Vascular Development - Anatomy & Physiology


Blood vessel formation is a combination of the following three processes:

  • Vasculogenesis: the formation of blood vessels from endothelial progenitor cells.
  • Angiogenesis: the sprouting of new capillaries from pre-existing vessels.
  • Arteriogenesis: the remodelling of newly formed or pre-existing vascular channels into larger and more muscular arterioles.


  • Vasculogenesis occurs during the third week of gestation in domestic mammals, initially in the yolk sac and afterwards in the allantois.
  • The blood vessels form from blood islands containing haemangioblasts which develop from mesodermal cells in the presence of fibroblast growth factor.
  • Exposure to angiopoietin and vascular endothelial growth factor (VEGF) stimulate differentiation of haemangioblasts to angioblasts which ultimately develop into endothelial cells.


The sprouting of new capillaries from existing blood vessels occurs when surrounding cells become hypoxic. A low partial pressure of oxygen causes an increase in levels of hypoxia-inducible factor (HIF), this in turn stimulates cells to release vascular endothelial growth factor (VEGF) leading to new vessel formation. Other growth factors such as angiopoietin also play an important role. Angiopoietin-1 interacts with the Tie-2 receptor on endothelial cells at the sites where sprouting occurs. Platelet derived growth factor (PDGF) and transforming growth factor-β (TGF-β) influence the maturation of the capillary network. Angiopoietin-2 expression in the absence of VEGF leads to vessel regression and apoptosis.


The volume and pressure of blood flowing in the network dictates the degree of development of individual vessels. The channels which carry blood at high pressure develop additional tissue layers from the surrounding mesoderm thereby becoming thick-walled. The diameter of these vessels also increases and they become known as arteries. Differentiation of mesenchymal cells to smooth muscle is driven by growth factors released from endothelial cells.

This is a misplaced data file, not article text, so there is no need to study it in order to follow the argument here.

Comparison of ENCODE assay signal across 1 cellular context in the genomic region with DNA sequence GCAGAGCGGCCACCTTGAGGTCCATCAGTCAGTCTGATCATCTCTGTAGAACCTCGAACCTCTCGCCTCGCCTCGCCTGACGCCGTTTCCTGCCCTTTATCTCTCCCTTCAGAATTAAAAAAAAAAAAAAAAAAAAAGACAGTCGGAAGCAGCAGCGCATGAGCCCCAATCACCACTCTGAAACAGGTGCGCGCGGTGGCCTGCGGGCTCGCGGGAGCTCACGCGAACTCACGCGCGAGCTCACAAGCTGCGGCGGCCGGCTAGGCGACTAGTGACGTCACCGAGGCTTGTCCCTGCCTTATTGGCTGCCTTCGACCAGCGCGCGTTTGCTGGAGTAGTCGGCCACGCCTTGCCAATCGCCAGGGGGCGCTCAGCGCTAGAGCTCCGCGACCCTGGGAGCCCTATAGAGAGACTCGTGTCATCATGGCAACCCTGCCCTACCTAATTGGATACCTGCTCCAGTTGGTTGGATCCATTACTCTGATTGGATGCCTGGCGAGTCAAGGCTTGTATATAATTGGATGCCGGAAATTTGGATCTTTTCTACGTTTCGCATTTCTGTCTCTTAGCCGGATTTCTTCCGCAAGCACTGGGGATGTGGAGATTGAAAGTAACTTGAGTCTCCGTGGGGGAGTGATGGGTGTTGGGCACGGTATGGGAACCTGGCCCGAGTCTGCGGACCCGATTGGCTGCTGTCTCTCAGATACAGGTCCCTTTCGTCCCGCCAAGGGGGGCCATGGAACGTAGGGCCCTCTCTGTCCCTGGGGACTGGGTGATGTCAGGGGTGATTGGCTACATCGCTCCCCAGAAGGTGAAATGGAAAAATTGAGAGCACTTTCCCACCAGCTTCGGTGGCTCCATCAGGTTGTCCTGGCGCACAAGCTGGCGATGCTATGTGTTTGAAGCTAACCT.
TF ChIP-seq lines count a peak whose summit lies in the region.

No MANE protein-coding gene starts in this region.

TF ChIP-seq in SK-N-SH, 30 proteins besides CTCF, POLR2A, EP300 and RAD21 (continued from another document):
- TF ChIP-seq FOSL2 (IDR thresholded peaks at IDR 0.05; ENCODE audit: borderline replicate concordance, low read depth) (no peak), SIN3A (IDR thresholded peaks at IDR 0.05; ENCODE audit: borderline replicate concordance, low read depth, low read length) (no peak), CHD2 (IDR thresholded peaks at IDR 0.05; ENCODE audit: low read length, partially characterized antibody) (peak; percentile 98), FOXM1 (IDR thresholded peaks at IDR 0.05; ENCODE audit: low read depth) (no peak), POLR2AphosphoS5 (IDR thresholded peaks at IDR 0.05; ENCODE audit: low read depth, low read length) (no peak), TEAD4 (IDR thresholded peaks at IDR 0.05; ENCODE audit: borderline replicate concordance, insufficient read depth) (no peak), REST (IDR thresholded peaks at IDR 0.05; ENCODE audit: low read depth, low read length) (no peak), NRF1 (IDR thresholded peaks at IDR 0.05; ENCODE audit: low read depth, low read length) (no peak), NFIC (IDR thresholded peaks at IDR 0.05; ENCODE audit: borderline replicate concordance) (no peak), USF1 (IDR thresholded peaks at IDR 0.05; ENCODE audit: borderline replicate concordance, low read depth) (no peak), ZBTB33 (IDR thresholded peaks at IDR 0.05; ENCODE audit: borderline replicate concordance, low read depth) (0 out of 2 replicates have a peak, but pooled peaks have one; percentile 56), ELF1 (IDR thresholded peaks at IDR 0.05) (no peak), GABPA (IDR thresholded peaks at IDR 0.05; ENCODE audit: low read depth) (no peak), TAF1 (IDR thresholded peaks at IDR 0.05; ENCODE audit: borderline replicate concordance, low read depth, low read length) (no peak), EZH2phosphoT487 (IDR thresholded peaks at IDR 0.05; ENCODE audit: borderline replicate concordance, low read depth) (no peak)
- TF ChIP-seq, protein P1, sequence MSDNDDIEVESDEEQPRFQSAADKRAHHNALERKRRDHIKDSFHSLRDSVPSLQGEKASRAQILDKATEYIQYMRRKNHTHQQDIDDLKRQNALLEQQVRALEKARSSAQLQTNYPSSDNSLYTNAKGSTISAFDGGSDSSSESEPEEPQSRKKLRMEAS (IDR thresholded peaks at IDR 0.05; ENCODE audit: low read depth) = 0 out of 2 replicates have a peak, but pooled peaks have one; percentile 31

Fate of the Aortic Arches

The primitive heart is a simple tube with one inlet and one outlet and empties into embryonic structures called aortic arches. These are organised along the same lines as the blood vessels supplying the gills of fish. Most vertebrate embryos have six aortic arches but in the majority of mammals the fifth arch does not develop. Ultimately, some of the arches are remodelled whereas others atrophy. Not all of the arches are present simultaneously; the first and second develop before the fourth and sixth and by the time the sixth pair of arteries have formed, very little of the first two pairs remains. Major changes to the aortic arches occur between the third and fourth week of gestation in dogs and between the third and seventh week in horses. The first pair of aortic arch arteries atrophy and only remnants of the second pair persist as the stapedial arteries supplying the middle ear. The common, external and internal carotid arteries are all derived from the third aortic arch. The left fourth aortic arch contributes to the arch of the aorta and the right fourth aortic arch forms the proximal region of the right subclavian artery. The development of the sixth aortic arch arteries is complex with the proximal section of the left arch forming the proximal part of the left pulmonary artery and the distal region fashioning the ductus arteriosus. The proximal section of the right sixth aortic artery persists as the proximal region of the right pulmonary artery and the distal part atrophies.

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